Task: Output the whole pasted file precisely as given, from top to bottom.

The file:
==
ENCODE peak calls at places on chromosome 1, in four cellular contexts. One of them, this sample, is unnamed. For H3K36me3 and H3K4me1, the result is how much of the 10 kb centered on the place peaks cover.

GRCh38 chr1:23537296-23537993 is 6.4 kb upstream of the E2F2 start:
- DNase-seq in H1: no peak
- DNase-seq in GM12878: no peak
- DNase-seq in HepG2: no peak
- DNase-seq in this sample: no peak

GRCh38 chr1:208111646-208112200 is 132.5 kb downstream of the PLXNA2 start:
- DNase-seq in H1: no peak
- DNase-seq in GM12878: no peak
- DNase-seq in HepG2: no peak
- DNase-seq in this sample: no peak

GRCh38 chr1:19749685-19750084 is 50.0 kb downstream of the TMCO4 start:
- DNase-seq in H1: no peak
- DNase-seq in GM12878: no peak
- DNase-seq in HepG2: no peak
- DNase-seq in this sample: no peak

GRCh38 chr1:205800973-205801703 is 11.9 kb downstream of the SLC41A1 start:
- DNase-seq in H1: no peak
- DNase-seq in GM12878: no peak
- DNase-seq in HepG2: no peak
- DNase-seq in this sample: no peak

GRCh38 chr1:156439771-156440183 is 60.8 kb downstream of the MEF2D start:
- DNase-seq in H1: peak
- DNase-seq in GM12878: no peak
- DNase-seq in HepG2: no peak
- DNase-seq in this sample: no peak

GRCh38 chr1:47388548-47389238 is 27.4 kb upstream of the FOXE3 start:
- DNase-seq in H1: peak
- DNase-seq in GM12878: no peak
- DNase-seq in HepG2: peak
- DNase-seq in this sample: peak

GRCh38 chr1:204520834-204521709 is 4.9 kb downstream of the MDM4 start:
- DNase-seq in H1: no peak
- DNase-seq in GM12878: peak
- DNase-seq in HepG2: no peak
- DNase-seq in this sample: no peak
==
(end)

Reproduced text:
ENCODE peak calls at places on chromosome 1, in four cellular contexts. One of them, this sample, is unnamed. For H3K36me3 and H3K4me1, the result is how much of the 10 kb centered on the place peaks cover.

GRCh38 chr1:23537296-23537993 is 6.4 kb upstream of the E2F2 start:
- DNase-seq in H1: no peak
- DNase-seq in GM12878: no peak
- DNase-seq in HepG2: no peak
- DNase-seq in this sample: no peak

GRCh38 chr1:208111646-208112200 is 132.5 kb downstream of the PLXNA2 start:
- DNase-seq in H1: no peak
- DNase-seq in GM12878: no peak
- DNase-seq in HepG2: no peak
- DNase-seq in this sample: no peak

GRCh38 chr1:19749685-19750084 is 50.0 kb downstream of the TMCO4 start:
- DNase-seq in H1: no peak
- DNase-seq in GM12878: no peak
- DNase-seq in HepG2: no peak
- DNase-seq in this sample: no peak

GRCh38 chr1:205800973-205801703 is 11.9 kb downstream of the SLC41A1 start:
- DNase-seq in H1: no peak
- DNase-seq in GM12878: no peak
- DNase-seq in HepG2: no peak
- DNase-seq in this sample: no peak

GRCh38 chr1:156439771-156440183 is 60.8 kb downstream of the MEF2D start:
- DNase-seq in H1: peak
- DNase-seq in GM12878: no peak
- DNase-seq in HepG2: no peak
- DNase-seq in this sample: no peak

GRCh38 chr1:47388548-47389238 is 27.4 kb upstream of the FOXE3 start:
- DNase-seq in H1: peak
- DNase-seq in GM12878: no peak
- DNase-seq in HepG2: peak
- DNase-seq in this sample: peak

GRCh38 chr1:204520834-204521709 is 4.9 kb downstream of the MDM4 start:
- DNase-seq in H1: no peak
- DNase-seq in GM12878: peak
- DNase-seq in HepG2: no peak
- DNase-seq in this sample: no peak